2. Collecting, Sifting, Sorting, and Matching
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2. Collecting, Sifting, Sorting, and Matching

1 Leave a comment on paragraph 1 0 After the existing secondary sources on the Jews of Stühlingen had been exhausted, the time came to search for primary data. Not unlike a camera, whose lens characteristics and settings define the image it records, the specifics of primary data sources will largely determine the resulting aspects and colour of the historic object that is being examined.

2 Leave a comment on paragraph 2 0 Since primary, internal Jewish documents such as community protocols, diaries, and letters are nonexistent, we have to rely on external sources. Two major repositories exist: the municipal protocols for Stühlingen from 1600 to 1745 in the Baden-Württemberg State Archive, Karlsruhe, and a motley collection of documents, account books, and court records from the Fürstlich Fürstenbergisches Archiv (Archives of Prince Fürstenberg), Donaueschingen. The Karlsruhe archive is well organized; its finding aids are accessible on the internet, most conveniently through the German Digital Library.1 The Donaueschingen archive, on the other hand, can only be explored on site. Unfortunately, many valuable, early documents relating to the history of the Jews in Stühlingen had been confiscated and removed from the Donaueschingen archives by the Imperial Hapsburg authorities in the course of the Pappenheim succession controversy.2 By their very nature, extant sources will emphasize taxes, commercial transactions, failed deals, conflicts, offences, and misdemeanors. Community and family life, friendships, and personalities will be all but invisible.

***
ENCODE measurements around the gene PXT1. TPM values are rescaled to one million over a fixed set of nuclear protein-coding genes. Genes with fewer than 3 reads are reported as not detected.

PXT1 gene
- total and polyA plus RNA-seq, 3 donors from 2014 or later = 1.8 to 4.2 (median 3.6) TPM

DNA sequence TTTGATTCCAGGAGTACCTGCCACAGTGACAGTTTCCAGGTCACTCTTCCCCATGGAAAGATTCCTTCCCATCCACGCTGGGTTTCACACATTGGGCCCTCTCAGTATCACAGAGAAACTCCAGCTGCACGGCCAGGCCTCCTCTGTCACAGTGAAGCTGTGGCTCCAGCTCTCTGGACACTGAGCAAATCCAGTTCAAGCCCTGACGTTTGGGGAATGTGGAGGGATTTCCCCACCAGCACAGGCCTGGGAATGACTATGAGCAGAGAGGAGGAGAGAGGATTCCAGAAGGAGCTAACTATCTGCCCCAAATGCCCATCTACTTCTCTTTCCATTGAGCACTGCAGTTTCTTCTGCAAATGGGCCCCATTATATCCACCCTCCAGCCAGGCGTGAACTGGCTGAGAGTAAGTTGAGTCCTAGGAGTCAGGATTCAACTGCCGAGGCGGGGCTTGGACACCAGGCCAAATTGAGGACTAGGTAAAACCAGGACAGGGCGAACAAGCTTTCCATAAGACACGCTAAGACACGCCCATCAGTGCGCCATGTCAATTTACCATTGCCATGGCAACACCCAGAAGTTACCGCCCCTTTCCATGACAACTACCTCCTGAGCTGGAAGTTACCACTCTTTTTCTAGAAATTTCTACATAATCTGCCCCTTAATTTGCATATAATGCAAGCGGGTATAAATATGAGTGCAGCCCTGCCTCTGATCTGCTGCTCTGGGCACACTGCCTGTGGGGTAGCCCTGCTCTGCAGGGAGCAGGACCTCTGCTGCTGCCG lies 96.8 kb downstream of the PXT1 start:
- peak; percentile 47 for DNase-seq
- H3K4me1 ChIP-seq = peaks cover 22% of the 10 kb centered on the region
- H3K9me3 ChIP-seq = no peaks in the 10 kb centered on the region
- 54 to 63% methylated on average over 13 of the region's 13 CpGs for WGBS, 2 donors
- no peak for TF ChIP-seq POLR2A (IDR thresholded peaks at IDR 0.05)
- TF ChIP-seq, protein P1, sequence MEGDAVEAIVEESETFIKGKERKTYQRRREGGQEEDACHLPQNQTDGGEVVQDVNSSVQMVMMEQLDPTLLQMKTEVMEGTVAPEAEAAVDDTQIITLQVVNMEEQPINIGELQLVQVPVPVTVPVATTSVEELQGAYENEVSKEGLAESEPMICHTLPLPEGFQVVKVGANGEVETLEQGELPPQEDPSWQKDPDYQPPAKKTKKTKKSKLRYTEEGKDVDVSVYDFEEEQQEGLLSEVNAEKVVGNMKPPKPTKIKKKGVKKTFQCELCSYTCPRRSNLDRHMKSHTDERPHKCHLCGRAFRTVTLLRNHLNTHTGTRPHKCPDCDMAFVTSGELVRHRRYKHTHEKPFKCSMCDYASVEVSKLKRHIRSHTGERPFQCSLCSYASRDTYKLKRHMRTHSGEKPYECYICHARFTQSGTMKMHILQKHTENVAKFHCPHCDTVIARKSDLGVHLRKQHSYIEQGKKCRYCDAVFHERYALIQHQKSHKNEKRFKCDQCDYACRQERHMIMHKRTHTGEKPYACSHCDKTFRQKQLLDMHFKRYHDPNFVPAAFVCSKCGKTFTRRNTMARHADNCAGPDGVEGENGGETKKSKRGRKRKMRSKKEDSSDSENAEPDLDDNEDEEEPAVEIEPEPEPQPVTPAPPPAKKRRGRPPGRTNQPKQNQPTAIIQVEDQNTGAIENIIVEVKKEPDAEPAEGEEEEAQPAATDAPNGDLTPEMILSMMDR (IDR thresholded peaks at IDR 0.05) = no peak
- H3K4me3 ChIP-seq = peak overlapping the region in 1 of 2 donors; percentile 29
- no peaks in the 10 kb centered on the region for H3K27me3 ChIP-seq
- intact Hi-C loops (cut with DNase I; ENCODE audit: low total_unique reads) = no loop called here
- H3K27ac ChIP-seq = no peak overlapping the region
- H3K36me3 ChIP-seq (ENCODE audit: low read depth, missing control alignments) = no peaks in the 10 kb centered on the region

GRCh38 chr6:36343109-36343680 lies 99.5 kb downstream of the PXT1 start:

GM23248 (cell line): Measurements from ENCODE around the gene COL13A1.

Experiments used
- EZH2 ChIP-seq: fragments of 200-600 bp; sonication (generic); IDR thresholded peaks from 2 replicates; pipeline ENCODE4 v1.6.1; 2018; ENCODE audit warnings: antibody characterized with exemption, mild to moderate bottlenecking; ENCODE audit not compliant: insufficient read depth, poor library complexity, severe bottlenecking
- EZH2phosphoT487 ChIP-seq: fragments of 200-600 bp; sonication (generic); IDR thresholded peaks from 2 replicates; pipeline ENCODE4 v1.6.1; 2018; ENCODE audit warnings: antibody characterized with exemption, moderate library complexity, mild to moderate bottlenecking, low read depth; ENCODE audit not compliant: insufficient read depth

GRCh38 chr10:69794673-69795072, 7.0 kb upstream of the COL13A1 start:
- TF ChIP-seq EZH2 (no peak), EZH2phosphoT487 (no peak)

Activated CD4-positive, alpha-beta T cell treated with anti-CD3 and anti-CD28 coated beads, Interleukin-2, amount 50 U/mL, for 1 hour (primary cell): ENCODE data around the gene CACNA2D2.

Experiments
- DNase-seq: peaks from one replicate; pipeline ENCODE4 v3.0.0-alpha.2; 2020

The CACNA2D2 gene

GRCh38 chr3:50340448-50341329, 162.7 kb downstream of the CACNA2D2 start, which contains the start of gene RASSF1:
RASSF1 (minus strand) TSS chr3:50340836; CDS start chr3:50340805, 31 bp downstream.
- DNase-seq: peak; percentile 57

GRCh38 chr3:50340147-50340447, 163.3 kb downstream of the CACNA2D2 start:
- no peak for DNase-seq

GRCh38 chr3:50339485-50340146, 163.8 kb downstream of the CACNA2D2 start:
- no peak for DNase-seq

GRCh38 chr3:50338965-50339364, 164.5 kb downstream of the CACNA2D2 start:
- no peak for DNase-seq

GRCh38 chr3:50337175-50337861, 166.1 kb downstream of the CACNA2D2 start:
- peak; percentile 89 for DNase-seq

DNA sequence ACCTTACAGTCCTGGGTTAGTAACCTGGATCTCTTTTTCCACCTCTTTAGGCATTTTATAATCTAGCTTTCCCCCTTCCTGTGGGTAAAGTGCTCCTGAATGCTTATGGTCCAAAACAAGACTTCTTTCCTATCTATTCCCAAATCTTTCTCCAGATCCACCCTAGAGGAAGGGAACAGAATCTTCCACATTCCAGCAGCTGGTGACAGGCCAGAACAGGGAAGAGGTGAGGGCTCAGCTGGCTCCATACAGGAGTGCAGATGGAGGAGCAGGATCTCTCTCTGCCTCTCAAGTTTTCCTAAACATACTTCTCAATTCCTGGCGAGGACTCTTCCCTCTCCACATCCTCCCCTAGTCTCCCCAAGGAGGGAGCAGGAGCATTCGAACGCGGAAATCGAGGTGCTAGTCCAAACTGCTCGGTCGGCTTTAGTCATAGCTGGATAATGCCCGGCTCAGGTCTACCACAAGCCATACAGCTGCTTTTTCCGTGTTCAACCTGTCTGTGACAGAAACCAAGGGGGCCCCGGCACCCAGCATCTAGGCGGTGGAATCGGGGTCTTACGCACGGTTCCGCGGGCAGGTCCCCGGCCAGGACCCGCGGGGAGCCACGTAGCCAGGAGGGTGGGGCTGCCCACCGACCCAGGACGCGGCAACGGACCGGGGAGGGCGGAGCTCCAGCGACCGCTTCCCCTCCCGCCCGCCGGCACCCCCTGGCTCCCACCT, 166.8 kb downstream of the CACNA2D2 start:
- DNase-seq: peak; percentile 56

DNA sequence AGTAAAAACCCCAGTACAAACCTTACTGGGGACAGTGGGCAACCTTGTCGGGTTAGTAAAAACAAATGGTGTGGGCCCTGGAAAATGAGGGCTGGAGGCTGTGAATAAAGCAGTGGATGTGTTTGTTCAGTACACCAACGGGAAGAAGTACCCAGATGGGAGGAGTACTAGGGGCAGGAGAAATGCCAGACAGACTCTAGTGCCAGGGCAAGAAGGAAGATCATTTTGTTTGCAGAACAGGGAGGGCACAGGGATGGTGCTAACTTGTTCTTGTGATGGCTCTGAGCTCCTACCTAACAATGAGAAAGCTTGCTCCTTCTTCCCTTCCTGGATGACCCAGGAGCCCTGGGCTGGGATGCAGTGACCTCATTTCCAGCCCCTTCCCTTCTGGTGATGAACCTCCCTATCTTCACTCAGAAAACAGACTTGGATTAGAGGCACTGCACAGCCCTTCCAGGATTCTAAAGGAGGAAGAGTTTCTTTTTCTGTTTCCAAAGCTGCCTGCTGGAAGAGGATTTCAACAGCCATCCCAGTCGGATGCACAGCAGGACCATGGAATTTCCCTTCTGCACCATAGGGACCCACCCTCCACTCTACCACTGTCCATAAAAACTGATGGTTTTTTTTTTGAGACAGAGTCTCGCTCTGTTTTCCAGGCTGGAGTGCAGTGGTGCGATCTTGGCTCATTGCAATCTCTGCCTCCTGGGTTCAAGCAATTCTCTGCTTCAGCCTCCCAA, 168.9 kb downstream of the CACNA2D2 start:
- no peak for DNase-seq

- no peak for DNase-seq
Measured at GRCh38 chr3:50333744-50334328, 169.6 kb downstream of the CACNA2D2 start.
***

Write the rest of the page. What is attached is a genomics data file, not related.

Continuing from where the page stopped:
1Deutsche Digitale Bibliothek, https://www.deutsche-digitale-bibliothek.de/.

2Tumbült, “Das Fürstlich Fürstenbergische Archiv,”

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Source: https://www.stuehlingen.online/Book/?page_id=25